Sometimes people ask if we teach Creationism or Darwinian Evolution. The school doesn t really teach either: We don t teach Evolution the theory that species come into existence, change and disappear by a process of mutation and natural selection – because it is not in the primary school syllabus; and we don t teach Creationism that God created the heaven, the earth and its creatures in six periods of twenty-four hours, because we take these grand, mystic stories in the Bible to be allegories rather than literally true.
The idea that Science and Religion are somehow at odds is mostly spurious. In the context we are considering, this is because Darwinian Evolution doesn t seek to address the existence of a Creator, who may or may not have embedded this mechanism of adaptation into His creatures. And Scripture mostly seeks to ask Why questions, rather than the How questions of Science.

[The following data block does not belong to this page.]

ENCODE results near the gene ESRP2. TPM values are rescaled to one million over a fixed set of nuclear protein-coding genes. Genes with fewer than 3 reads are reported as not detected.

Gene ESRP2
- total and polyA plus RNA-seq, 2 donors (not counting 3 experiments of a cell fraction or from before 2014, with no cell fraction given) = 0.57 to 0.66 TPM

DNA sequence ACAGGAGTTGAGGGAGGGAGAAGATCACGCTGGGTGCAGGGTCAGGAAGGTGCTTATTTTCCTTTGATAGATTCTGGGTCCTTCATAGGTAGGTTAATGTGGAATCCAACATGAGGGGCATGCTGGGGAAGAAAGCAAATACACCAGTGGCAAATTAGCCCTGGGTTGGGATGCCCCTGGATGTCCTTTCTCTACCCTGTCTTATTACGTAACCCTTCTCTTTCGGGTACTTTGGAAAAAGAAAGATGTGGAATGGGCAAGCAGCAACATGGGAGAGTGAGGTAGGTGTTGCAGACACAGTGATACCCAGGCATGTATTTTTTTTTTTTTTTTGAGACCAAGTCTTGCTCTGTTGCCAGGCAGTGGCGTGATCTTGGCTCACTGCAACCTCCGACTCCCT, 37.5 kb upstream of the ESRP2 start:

In fact science tends to abdicate both the fields of philosophy and religion. Philosophy involves the metaphysical enquiry into existence, consciousness and the ultimate causes of things, and religion delves into the realm of spiritual and moral questions and of the nature of God and how life should be lived. To illustrate, while science tells us in detail how the internal combustion engine works, it is silent on the character of Henry Ford, or whether a car should be used in a drive by shooting or to transport a sick child to hospital.
Darwinian evolution gives a beautiful, elegant and useful hypothesis on the Mechanism of the adaptation of species, while religion enquires into the nature of, and our relationship with, the Mechanic.